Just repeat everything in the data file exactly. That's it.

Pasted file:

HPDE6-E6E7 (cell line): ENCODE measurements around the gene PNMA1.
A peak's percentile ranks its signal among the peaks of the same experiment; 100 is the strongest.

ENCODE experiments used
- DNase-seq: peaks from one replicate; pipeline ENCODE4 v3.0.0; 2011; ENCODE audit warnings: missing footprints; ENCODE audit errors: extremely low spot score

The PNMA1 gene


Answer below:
HPDE6-E6E7 (cell line): ENCODE measurements around the gene PNMA1.
A peak's percentile ranks its signal among the peaks of the same experiment; 100 is the strongest.

ENCODE experiments used
- DNase-seq: peaks from one replicate; pipeline ENCODE4 v3.0.0; 2011; ENCODE audit warnings: missing footprints; ENCODE audit errors: extremely low spot score

The PNMA1 gene